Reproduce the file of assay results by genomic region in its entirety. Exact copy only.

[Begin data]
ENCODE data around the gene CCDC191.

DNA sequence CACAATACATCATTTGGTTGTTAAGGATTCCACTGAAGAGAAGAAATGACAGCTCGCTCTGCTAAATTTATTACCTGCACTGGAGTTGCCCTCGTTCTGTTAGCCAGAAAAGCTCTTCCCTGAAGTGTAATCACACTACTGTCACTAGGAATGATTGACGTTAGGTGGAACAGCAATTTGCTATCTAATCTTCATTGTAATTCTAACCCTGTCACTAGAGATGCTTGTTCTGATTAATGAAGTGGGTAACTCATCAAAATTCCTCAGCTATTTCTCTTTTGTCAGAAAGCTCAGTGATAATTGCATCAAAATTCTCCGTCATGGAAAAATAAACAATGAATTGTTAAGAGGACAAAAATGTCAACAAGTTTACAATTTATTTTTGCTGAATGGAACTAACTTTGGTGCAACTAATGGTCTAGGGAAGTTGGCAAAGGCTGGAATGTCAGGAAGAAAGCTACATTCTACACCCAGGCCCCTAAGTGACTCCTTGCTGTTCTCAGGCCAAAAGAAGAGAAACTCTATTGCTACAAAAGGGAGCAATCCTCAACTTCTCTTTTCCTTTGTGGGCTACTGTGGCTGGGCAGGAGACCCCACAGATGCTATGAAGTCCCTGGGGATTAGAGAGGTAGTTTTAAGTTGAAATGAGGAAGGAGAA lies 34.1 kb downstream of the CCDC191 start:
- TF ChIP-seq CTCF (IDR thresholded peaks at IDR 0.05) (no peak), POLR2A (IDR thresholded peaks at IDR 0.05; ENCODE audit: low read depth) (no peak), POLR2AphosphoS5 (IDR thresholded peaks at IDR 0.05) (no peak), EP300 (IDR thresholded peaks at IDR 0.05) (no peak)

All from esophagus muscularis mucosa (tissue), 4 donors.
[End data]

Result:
ENCODE data around the gene CCDC191.

DNA sequence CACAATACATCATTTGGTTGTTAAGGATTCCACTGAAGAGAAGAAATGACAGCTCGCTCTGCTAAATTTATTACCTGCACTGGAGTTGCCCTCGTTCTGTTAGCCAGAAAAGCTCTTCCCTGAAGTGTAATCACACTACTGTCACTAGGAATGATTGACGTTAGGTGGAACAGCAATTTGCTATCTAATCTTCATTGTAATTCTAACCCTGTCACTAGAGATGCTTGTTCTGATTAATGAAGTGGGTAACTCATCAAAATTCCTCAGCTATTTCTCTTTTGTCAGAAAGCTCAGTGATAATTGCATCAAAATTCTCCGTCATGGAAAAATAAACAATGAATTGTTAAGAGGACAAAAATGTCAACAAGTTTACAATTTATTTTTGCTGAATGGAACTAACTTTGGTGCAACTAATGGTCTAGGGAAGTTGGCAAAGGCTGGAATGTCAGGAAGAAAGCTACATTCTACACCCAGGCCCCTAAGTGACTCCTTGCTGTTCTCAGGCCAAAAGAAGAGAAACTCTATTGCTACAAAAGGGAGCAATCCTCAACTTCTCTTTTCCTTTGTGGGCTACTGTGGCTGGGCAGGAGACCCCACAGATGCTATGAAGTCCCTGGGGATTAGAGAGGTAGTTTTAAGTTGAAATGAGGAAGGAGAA lies 34.1 kb downstream of the CCDC191 start:
- TF ChIP-seq CTCF (IDR thresholded peaks at IDR 0.05) (no peak), POLR2A (IDR thresholded peaks at IDR 0.05; ENCODE audit: low read depth) (no peak), POLR2AphosphoS5 (IDR thresholded peaks at IDR 0.05) (no peak), EP300 (IDR thresholded peaks at IDR 0.05) (no peak)

All from esophagus muscularis mucosa (tissue), 4 donors.